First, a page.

The first is that prior to the government shutdown, the level of consumer confidence, at least from the Bloomberg Consumer Comfort Index, was still very low. It’s not as if consumer confidence and the economic recovery were barreling full steam ahead, and then all of a sudden the government shutdown let down the anchor.
The truth is that both the economic recovery and consumer confidence were far below optimal levels … Read More
The housing market continues to produce some healthy gains for investors. Home builders edged higher on Tuesday after the S&P/Case-Shiller 20-City Home Price Index surged another 12.4% in July, above the Briefing.com estimate of 10% and the 12.1% advance in June.
As shown on the chart below, the index has been on a steady upward climb since February 2012, and there appears to be nothing stopping the move in the housing market.
Of course, the accommodative monetary policy adopted by the Federal Reserve has been the primary reason for the advance in home builds, sales, and selling prices—the “evidence” behind the so-called housing market “recovery.”
But be careful.
It’s true that the financing costs for homes could likely stay historically low for a few more years, which would help add support to the housing market. However, I feel there could be a sort of bubble on the horizon.
Chart courtesy of www.StockCharts.com
Let me explain.
The upward move in the housing market has largely been driven by foreclosures, short sales, and very affordable mortgage rates.
The problem now is that financing rates are not going to stay at these low levels indefinitely. Interest rates are heading up, folks, and it’s not a matter of if, but when.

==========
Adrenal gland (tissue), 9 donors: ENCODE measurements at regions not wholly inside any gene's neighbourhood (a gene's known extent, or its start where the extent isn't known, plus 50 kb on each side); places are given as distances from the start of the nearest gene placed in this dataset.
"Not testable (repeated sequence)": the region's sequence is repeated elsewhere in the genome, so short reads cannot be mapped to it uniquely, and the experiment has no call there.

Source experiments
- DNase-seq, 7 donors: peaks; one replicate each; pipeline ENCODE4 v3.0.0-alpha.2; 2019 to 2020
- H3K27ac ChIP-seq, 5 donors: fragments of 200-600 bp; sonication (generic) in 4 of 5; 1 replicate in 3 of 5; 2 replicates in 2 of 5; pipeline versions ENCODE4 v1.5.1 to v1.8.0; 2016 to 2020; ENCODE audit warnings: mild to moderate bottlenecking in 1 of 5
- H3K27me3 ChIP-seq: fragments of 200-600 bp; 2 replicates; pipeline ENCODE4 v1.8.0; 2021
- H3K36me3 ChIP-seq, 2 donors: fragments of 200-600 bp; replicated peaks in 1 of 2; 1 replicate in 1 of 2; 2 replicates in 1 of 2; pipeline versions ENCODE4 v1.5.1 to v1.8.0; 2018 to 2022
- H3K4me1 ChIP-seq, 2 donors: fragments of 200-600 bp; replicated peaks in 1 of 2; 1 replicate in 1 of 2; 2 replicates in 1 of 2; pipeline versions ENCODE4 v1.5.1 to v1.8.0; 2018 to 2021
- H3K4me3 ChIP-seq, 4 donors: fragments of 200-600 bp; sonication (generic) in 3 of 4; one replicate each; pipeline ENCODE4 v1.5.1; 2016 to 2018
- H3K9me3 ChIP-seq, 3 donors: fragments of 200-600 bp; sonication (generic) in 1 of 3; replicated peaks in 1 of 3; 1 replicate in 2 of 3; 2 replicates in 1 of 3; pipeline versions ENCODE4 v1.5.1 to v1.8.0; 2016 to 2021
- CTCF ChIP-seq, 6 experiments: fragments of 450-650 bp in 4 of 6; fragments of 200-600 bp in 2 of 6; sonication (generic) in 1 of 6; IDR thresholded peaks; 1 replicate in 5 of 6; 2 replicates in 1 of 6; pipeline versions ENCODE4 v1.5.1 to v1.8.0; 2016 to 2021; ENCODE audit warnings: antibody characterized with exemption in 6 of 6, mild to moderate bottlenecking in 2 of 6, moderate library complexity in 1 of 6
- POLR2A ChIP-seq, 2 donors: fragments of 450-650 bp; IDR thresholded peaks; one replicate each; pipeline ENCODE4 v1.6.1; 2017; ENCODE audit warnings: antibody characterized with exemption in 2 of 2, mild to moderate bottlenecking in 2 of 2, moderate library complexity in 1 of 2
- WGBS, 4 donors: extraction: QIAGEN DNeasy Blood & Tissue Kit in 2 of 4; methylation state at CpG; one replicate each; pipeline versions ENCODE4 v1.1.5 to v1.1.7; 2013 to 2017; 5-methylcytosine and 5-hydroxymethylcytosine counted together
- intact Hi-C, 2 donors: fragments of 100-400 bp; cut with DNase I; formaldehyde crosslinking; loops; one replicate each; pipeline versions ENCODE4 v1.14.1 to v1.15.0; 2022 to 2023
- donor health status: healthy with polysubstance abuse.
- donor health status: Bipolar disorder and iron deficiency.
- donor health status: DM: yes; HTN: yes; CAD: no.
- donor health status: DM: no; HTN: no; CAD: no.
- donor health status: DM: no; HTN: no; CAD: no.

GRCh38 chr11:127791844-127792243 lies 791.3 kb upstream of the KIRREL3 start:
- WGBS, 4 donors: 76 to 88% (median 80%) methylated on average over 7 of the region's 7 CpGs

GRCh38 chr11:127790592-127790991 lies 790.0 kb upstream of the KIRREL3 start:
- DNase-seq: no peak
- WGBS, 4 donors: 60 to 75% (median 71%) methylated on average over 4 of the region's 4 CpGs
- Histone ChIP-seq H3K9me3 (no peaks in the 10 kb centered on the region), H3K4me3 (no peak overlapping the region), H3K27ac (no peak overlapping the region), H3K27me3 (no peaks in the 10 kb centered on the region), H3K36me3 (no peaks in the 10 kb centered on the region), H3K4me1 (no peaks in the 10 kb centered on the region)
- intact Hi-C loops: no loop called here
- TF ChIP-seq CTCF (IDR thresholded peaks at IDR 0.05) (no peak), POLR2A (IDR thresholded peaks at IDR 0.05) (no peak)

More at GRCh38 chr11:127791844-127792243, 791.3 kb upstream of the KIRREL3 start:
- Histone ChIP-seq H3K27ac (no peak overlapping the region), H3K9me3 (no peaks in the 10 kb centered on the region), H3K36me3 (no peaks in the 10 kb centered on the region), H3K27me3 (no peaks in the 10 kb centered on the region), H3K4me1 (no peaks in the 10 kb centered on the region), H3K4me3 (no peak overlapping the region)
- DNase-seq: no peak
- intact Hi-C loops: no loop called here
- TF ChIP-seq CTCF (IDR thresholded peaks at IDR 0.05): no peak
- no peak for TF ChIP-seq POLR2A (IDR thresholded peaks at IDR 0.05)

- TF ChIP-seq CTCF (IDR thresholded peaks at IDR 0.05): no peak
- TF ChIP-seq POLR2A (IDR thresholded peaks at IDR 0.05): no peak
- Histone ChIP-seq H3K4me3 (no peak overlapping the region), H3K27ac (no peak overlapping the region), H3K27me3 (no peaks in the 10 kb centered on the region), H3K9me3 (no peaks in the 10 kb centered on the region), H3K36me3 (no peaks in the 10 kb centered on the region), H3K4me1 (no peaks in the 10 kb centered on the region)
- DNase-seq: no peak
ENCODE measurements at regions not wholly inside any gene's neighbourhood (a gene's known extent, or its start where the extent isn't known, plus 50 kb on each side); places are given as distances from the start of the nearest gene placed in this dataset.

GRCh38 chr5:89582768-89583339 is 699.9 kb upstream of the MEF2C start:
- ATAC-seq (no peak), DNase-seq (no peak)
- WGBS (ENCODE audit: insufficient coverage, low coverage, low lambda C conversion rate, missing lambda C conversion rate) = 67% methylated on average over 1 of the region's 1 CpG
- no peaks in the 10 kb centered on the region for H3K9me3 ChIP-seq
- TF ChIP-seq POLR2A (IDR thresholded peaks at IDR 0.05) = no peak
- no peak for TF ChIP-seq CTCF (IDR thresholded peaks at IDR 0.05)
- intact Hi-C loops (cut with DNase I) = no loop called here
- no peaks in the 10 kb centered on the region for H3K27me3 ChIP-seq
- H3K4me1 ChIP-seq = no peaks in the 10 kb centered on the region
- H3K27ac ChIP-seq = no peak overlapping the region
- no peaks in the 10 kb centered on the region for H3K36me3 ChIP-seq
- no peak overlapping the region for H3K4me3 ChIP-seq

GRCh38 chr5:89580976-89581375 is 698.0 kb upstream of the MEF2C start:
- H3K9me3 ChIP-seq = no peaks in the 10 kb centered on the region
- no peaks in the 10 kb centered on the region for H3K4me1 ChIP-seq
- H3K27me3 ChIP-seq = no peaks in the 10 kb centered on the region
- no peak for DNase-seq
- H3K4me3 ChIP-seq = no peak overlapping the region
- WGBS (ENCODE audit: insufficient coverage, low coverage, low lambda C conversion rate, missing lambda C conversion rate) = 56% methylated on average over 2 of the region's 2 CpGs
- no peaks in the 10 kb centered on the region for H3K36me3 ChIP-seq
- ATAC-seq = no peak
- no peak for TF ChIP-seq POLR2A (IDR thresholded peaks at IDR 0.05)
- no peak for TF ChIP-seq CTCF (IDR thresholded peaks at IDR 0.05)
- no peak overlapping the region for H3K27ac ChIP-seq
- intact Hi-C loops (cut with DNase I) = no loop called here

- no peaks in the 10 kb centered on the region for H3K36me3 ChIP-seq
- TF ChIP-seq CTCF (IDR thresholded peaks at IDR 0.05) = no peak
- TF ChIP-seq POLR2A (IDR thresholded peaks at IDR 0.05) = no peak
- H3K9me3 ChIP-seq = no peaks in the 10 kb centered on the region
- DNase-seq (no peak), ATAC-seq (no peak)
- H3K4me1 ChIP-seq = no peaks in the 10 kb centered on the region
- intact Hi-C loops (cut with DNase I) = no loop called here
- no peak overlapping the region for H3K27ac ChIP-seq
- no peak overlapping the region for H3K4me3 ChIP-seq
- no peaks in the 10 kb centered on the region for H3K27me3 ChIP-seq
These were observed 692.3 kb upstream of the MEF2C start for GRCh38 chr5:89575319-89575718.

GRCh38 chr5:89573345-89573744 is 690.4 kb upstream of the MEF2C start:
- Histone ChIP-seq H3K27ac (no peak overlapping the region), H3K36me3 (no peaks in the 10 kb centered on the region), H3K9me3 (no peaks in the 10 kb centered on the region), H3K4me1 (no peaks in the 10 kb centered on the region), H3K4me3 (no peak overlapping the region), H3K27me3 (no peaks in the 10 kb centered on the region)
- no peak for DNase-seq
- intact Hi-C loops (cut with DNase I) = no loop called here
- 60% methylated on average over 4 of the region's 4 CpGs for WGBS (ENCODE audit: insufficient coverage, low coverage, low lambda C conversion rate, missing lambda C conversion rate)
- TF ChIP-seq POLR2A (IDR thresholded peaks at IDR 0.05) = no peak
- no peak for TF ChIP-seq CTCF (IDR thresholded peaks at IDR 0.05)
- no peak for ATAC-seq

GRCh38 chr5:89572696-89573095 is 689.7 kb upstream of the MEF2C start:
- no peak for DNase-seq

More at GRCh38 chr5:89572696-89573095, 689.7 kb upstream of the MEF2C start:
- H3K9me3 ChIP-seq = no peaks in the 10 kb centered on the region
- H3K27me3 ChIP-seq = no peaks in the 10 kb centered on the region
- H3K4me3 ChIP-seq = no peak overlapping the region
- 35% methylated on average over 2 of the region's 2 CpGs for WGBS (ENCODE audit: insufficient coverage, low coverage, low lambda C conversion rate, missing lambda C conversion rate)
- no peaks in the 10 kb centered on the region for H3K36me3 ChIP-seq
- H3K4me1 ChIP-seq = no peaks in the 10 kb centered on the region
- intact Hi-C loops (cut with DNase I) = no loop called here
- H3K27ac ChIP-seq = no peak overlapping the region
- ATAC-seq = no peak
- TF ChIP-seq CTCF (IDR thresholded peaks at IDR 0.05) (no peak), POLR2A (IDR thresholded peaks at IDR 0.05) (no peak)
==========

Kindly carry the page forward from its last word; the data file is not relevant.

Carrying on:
If you believe the Federal Reserve, interest rates will likely begin to turn higher sometime in late 2014, depending on if the unemployment rate can improve to 6.5%. There is no guarantee the jobs market will improve by next year and drive the jobless rate down. In fact, the jobs market may not improve, and we may have to wait until early 2015 … Read More
As my long-time readers are fully aware, one of the concerns I have brought up over this past year has been the reaction in the economy to what I believed would occur—higher interest rates.
As we are now seeing interest rates increase, the result of this action is beginning to seep through into the economy.
One of the pillars of economic growth at any level is consumer confidence. Consumer confidence drives our economy, especially since consumer spending accounts for approximately three-quarters of the total gross domestic product (GDP). While some readers might have disagreed with my forecast earlier in the year, there is no argument at this point—interest rates are rising.
The real question is: what happens to consumer confidence going forward? Answer that, and you will answer the next logical question: what happens to economic growth?
New data are beginning to come out that show consumer confidence is beginning to weaken. According to the Thomson Reuters/University of Michigan’s preliminary U.S. consumer sentiment data results, it appears that consumer sentiment in September will drop to a five-month low.
Consumer sentiment data for September is at 76.8, down substantially from the 82.0 that analysts had expected. In the report, it clearly states that Americans are increasingly concerned about higher interest rates and how they will affect them. (Source: “U.S. Consumer Sentiment Sinks in September on Interest-Rate Fears,” Reuters, September 13, 2013.) And this is what has been my exact fear over the past six months—that economic growth could be curtailed by a drop in consumer confidence as interest rates rise.
Much of the economic growth we’ve seen over the past couple … Read More